In any case, the reason the City can’t find anybody to run this “low barrier shelter” is because it is – at its core – a fundamentally flawed and very bad idea. The reason that the Day Center is hitting snags is simply the budget. The City will want the agency to raise the funds to operate it. The non-profits are already stretched to the breaking point when it comes to raising their budgets. Why take on more, especially something that isn’t going to ring the bell when it comes to tugging at donors purse strings?
A while back I begrudgingly accepted that women were going to placed on submarines. I wasn’t happy about it. To this day I think that it was a very, very bad idea. But the Navy, hell bent on practicing social engineering, forged ahead and did it anyway. Now, fast forward ahead to a couple of years later and what do we find? That the Navy has the same problem NASA has when it comes to sending women into space – it’s dangerous – particularly to females. Even when everything works right.
It turns out that females are particularly susceptible to the chemical containments contained in the air aboard a submarine. Those contaminants are the natural byproduct of making what is – in essence – artificial air. This is on top of the problems that could be caused by the social aspects of having women and men locked in a steel tube 300 feet long and 42 feet wide for upwards of 90 days at a time. By the by, that steel tube also contains a nuclear reactor and possibly nuclear weapons.
What’s worse is – as I long suspected – the Navy knew all of this years ago and went ahead with its social engineering anyway. Just as they knew that privacy – at least as conventionally defined – is non-existent on a submarine but also sent the women in anyway (see previous discussion HERE).
Now again, this has nothing to do with abilities to do a specific job or task. It has to do with the FACT that submarines are not designed to be, nor are they truly modifiable to be, co-habitational. They are designed to, as the report reminds us, provide the strategic defense of the United States. ANYTHING that distracts from that mission should be eliminated.
As I said, NASA is having some of the same issues. Space is dangerous. Radiation, fake air and contaminants all effect females to a greater degree than males. I don’t care if it’s “not fair,” it’s reality. NASA already limits female astronauts time in space for these very reasons. Going to Mars, as we seem hell bent on doing, is not going to be easy in the first place, and even if we get there, the chances of biological reproduction being used to colonize the place are very low because of the damage that will be absorbed just getting there.
The boats will come home back to port every 90 days or so. But how much cumulative damage will there be? And, since the Navy knew this would happen, how much money will be spent on medical treatment for the problems created, along with future VA claims? All in the name of “equality” which never existed in the first place?
The 2016 ArmyNavy game was… really enjoyable. Even the Navy loss doesn’t put much of a damper on things since both teams played as well as they could and Army just reached out and took the game. From the opening moments with the combined choirs singing the National Anthem and reminding us that the men and women in that stadium were all willing to lay down their lives for us, to Navy’s 4th string QB running crazy for a TD, to the shots of the Army Chaplain praying the rosary on the sideline in the closing moments, it was wonderful.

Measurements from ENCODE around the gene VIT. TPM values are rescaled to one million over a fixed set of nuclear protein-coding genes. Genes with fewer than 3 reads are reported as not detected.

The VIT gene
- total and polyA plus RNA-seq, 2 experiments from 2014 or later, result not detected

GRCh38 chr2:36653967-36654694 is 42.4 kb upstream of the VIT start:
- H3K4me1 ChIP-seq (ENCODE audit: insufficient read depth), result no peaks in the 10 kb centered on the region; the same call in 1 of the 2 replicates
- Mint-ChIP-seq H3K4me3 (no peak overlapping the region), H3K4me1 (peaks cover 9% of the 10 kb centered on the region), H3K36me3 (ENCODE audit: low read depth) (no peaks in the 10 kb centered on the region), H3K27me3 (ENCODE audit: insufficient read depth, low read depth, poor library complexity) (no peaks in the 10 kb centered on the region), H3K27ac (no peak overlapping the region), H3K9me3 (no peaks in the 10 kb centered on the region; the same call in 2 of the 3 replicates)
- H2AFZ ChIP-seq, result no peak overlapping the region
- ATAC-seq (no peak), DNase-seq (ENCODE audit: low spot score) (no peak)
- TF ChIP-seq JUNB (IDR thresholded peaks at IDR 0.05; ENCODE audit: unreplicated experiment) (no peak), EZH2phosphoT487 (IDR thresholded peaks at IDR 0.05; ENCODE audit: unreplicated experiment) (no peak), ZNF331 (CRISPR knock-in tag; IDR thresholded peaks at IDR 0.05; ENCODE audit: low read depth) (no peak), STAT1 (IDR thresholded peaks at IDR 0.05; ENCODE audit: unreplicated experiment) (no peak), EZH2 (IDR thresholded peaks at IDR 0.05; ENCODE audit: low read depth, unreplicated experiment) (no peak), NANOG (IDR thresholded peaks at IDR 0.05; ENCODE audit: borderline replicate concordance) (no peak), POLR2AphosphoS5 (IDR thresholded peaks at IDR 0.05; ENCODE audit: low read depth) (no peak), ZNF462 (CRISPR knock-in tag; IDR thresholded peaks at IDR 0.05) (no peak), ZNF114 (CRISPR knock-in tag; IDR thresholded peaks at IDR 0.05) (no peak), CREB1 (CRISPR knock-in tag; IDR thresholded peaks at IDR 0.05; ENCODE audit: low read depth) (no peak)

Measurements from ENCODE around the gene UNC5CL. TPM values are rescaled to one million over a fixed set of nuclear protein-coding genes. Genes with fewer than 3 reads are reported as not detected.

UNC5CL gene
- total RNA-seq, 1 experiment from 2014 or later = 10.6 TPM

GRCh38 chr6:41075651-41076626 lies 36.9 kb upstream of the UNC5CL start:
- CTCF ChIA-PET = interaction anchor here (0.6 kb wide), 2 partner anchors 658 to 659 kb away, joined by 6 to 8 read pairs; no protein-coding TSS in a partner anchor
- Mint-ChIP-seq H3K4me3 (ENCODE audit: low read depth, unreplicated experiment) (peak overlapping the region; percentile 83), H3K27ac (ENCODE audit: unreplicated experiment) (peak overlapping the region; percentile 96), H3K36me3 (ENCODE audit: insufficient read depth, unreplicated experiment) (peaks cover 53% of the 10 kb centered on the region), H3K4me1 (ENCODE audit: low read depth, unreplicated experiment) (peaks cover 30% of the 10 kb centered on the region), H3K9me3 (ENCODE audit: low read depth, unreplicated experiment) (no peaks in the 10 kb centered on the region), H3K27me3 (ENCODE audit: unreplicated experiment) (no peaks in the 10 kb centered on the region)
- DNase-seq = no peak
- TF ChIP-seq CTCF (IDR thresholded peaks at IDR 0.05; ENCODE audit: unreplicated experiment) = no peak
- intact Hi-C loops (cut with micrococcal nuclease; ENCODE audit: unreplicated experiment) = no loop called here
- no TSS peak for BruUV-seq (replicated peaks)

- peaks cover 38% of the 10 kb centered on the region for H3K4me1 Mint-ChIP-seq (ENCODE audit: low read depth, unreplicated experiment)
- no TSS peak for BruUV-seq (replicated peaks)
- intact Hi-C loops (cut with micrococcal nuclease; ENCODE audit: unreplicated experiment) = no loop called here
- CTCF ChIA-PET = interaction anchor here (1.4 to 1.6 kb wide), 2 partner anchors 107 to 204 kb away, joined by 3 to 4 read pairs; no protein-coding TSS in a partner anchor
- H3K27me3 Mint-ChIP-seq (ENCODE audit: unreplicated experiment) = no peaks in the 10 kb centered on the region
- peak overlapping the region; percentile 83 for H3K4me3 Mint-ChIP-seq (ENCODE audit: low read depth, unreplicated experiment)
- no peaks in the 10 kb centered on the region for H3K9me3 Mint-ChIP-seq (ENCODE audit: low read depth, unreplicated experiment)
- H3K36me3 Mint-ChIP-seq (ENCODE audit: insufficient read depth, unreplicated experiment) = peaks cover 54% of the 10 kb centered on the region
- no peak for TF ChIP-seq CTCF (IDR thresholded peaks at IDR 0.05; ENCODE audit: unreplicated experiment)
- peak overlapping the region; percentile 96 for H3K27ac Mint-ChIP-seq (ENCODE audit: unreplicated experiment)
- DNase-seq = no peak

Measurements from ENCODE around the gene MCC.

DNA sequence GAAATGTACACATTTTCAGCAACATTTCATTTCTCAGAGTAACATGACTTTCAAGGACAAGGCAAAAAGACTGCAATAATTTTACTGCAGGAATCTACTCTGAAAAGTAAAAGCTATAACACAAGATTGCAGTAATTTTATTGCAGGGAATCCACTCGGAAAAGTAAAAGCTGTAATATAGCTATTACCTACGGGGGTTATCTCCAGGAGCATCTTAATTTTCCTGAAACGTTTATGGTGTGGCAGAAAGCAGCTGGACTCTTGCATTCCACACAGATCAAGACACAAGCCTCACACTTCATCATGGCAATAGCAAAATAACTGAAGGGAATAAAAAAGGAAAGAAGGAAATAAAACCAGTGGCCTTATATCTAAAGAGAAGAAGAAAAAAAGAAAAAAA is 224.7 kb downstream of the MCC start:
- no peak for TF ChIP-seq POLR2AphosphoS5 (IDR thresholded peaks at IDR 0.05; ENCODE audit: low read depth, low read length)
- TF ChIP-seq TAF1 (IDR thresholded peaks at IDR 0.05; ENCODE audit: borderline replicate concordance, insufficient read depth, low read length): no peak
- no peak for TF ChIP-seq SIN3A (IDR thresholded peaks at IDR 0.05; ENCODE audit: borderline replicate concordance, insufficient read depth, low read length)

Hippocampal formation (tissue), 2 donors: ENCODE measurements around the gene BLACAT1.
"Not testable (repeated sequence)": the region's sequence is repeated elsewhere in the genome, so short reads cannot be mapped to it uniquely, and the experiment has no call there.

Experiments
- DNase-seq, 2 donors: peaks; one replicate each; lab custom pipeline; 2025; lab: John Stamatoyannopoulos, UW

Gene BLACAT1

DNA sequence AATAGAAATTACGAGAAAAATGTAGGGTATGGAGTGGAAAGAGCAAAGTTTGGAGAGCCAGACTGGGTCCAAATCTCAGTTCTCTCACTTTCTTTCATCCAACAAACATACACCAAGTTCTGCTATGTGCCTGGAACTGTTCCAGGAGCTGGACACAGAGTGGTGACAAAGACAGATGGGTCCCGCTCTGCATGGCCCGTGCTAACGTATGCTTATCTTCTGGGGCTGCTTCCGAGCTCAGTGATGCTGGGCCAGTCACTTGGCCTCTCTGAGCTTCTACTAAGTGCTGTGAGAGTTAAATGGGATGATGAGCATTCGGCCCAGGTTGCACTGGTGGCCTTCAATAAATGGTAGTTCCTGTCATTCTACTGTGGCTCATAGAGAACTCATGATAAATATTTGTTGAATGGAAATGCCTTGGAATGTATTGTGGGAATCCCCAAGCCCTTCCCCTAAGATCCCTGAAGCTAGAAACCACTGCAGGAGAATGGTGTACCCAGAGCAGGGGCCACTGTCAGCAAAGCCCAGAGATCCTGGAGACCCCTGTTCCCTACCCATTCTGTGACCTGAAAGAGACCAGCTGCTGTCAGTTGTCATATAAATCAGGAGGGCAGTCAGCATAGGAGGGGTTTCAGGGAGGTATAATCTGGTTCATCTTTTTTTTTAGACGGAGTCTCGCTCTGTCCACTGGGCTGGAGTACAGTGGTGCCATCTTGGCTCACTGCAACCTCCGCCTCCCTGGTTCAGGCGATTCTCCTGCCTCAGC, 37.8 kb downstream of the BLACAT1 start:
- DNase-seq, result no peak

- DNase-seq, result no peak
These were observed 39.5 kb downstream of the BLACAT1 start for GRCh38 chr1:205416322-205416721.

Congratulations to Army on their victory. It was well earned and deserved.
In the middle of the game, we got the news that reminds us of why this game matters so much to us. More American troops will be going into harms way in yet another undeclared war that serves the interest of politicians.
A couple of thoughts about the broadcast in general though. First, Vern Lundquist and Gary Danielson were just awkwardly uncomfortable interviewing President-Elect Trump. It was clear that Danielson was not a Trump voter, and the harder he tried to push Trump, the more he failed at it. The media today is taking shots at Trump for “insulting” the quality of the football being played. He didn’t say anything about it that the pregame shows haven’t said for years. This is not SEC or Pac12 of B1G 10 football. It’s two teams that play a ground game and can’t throw it to save their lives. We all know that. We’ve all said it. Trump also added to his comment that the spirit at the game was unlike any of the “many games” that he goes to. On both points he was correct, even if we think that we don’t want to hear it.
The overall broadcast was sloppy, with several live mic comments that weren’t supposed to happen (“There’s a couple of troublemakers behind me”) going live over the air. Perhaps it was the emotion of the moment, but by the time we got to Vern Lundquist’s goodbye speech – even though he isn’t actually retiring, just leaving NCAA Football broadcasting – it was clear that the broadcast had lost the bubble. Lundquist, by the by, is one of the best in the business, but in a year that saw Dick Enberg and Vin Scully retire for good, it just seemed to fall flat, especially since Lundquist isn’t really retiring.
I was recently informed that the new Star Wars movie is just progressive propaganda and that it is going to be boycotted. Good, says, I. Maybe the crowds will be smaller and I can get a decent seat.
Posted on December 12, 2016, in 2016 Presidential, American, City Council, Elections, Football, History, Homeless Issues, Modesto, Modesto Neighborhoods Inc, Navy Football, NCAA, Social Issues, Soviet Union, Space - The Final Frontier, Star Wars, Submarines and tagged 1960 Election, 2016 Election, Army-Navy, Boycott, City of Modesto, Donald Trump, Gary Danielson, Homeless Issues, Kennedy, Navy, Nixon, Putin, Russia, social engineering, Soviet Union, Star Wars, Submarines, Vern Lundquist, Women on Subs. Bookmark the permalink. Leave a comment.